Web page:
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Conference programme 

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Poster session

Lead Session Chair:
Stephan Barth, Managing Director, ForWind - Center for Wind Energy Research, Germany
Wenxian Yang Newcastle University, United Kingdom
Co-authors:
Wenxian Yang (1) F P Sunny Tian (1) Ziqiang Lang (2) Chong Ng (3) Paul Mckeever (3)
(1) Newcastle University, Newcastle upon Tyne, United Kingdom (2) University of Sheffield, Sheffield, United Kingdom (3) Offshore Renewable Energy CATAPULT Narec, Blyth, United Kingdom

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Poster
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Presenter's biography

Biographies are supplied directly by presenters at OFFSHORE 2015 and are published here unedited

Dr Wenxian Yang received his PhD degree from Xi’an Jiaotong University in 1999. He then did research in the field of wind and marine renewables and machine condition monitoring in the City University of Hong Kong, Nottingham Trent University, Cranfield University, and the University of Durham. He is currently a Lecturer in Offshore Renewable Energy at Newcastle University. Before he joined Newcastle University in 2013, he has been a technical specialist for 4 years at the Offshore Renewable Energy CATAPULT Narec. His current research is focused on wind turbine condition monitoring and the reliability design of offshore wind platform.

Abstract

Research on a new technique dedicated for condition monitoring long wind turbine blades

Introduction

Being expensive in capital cost, difficult to repair and replace, and significant in failure loss, the safe operation of wind turbine (WT) blades by the means of condition monitoring (CM) is critical to lower the energy cost of wind power. However, the continual increase of blade size is challenging the CM and makes it more difficult than ever before. So, a reliable blade CM technique is being thirstily expected today. To meet such a requirement, a new blade CM technique based on the theory of information integration will be developed in this paper dedicatedly for monitoring long WT blades.

Approach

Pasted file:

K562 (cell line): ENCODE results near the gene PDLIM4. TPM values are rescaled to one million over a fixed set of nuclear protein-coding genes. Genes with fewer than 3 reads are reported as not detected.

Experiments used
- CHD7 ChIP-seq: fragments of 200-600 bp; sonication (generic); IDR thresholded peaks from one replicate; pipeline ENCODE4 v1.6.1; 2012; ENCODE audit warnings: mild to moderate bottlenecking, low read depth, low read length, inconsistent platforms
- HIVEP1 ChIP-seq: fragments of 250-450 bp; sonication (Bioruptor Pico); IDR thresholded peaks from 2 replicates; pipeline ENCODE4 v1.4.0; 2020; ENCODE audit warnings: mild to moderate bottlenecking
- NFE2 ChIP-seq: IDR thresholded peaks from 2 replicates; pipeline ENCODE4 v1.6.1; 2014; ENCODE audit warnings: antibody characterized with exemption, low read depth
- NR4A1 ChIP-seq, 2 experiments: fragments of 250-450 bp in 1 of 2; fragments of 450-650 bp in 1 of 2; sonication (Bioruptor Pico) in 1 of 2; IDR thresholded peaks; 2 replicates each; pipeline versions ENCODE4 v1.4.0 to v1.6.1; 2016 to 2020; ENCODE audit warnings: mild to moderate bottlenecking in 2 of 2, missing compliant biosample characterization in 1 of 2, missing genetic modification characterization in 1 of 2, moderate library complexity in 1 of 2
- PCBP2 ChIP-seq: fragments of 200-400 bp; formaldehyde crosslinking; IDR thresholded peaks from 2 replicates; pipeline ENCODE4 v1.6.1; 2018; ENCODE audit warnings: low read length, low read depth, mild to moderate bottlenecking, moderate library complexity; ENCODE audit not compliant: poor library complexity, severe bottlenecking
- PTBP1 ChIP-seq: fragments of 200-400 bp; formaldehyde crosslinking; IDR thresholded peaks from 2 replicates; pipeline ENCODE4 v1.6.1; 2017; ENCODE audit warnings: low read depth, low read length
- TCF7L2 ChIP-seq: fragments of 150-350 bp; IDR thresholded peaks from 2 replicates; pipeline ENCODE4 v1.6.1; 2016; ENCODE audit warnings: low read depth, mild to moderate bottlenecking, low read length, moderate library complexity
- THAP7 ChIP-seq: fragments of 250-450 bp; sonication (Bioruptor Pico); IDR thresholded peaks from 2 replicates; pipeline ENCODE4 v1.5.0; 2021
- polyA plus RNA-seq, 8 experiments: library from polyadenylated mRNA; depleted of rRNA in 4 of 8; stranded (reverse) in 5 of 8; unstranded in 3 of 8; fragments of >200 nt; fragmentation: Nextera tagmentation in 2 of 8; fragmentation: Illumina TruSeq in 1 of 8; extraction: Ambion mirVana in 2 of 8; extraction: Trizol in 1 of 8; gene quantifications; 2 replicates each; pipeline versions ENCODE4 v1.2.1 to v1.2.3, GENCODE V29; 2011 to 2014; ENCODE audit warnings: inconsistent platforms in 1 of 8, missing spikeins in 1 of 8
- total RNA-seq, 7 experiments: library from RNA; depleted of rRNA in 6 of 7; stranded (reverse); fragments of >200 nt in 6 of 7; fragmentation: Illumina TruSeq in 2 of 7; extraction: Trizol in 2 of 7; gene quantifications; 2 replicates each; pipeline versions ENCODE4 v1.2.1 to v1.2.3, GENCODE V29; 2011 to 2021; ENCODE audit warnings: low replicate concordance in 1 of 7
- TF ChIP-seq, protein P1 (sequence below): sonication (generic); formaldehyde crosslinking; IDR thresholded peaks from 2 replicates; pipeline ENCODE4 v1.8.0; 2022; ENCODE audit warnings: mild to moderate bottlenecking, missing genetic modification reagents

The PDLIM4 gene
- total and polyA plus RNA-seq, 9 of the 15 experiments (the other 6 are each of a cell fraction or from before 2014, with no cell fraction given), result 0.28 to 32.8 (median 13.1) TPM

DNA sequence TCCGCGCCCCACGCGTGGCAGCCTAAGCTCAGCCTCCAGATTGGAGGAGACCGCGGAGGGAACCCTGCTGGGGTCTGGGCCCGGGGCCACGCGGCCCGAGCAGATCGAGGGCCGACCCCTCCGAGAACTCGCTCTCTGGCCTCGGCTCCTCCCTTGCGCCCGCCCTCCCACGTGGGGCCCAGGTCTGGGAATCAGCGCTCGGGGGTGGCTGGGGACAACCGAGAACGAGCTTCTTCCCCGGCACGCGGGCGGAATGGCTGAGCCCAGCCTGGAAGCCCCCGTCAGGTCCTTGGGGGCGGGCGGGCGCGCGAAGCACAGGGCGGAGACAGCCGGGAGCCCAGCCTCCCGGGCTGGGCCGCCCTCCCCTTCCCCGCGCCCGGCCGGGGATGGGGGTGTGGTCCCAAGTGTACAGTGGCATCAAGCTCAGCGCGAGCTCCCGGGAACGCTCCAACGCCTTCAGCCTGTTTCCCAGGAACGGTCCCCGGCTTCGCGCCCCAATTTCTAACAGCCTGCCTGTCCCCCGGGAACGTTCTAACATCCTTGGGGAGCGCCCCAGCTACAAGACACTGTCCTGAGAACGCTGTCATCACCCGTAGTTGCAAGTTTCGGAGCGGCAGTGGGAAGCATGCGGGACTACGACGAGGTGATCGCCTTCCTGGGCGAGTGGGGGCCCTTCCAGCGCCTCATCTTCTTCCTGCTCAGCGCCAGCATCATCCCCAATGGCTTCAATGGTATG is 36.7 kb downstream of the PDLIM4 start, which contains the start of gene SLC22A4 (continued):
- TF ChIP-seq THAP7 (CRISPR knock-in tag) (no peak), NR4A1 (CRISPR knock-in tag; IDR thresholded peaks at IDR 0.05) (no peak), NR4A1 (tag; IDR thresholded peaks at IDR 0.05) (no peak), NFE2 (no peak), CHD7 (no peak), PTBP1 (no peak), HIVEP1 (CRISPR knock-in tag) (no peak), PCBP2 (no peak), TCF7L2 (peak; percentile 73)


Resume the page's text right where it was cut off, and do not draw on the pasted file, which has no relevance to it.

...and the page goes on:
The available blade CM techniques prefer to assess blade’s health condition by interpreting individual CM signals. The results obtained by such an approach are usually affected by external loads thus lead to unreliable CM conclusion. To minimize the influences of external loads, a new CM technique is developed in this paper based on investigating the coherence of the CM signals collected from neighbouring blade sections. Owing to the difficulties of accessing data from operating blades, the proposed technique is validated by using the data obtained from both simulation and the lab test of a full-scale WT blade.

Main body of abstract

Following a brief review of existing WT blade CM techniques and their limitations in providing reliable assessment of the structural health condition of WT blade, a new blade CM technique that is sensitive to structural damage while less affected by external load is proposed. The research will be started with investigating the influences of load and structural damage on the dynamic response of the blade, and ended with the establishment of a new load-independent blade CM criterion. For facilitating research, a finite element model of long WT blade will be developed in SolidWorks to simulate the dynamic responses of healthy and unhealthy blades under various loading conditions. In each health and loading condition simulation case, the strains and stresses on blade surface as well as the bending moment at blade root section are calculated. From these data, it is found that, in comparison of the root bending moment, the correlations of the strains and stresses distributed on the surfaces of neighbouring blade sections are less affected by the external load. Therefore, in principle they are able to provide more reliable prediction to the structural health condition of the blade. In order to demonstrate the effectiveness of the proposed CM technique in practical application, the data collected during the lab test of a real WT blade are employed for further validation. It is found that the proposed technique can correctly predict the actual health condition of the blade despite the types of data acquisition transducers and the variation of external loads.

Conclusion

The harsh offshore conditions not only challenge the operation of offshore WTs but make their CM more difficult. Take blade CM as an example, site inspection that is popularly adopted onshore becomes a nearly impossible task in offshore circumstance. With the continual deployment of offshore WTs, operators are under increasing pressure to enhance the remote CM of their turbines to lower the cost. The new blade CM technique developed in this paper very well meets such a requirement. It overcomes the existing problems of available techniques and therefore can provide more reliable prediction to the blade health condition.


Learning objectives
External loads, coupled together with structural defects, have significant influence on the dynamic response of WT blades. Accordingly, blade CM should be based on a load in/less-dependent technique. The existing techniques based on the analysis of individual CM signals don’t meet this requirement thus are not ideal for blade CM. By contrast, the coherence of the CM signals collected from neighbouring blade sections overcomes this issue and therefore is better for the job.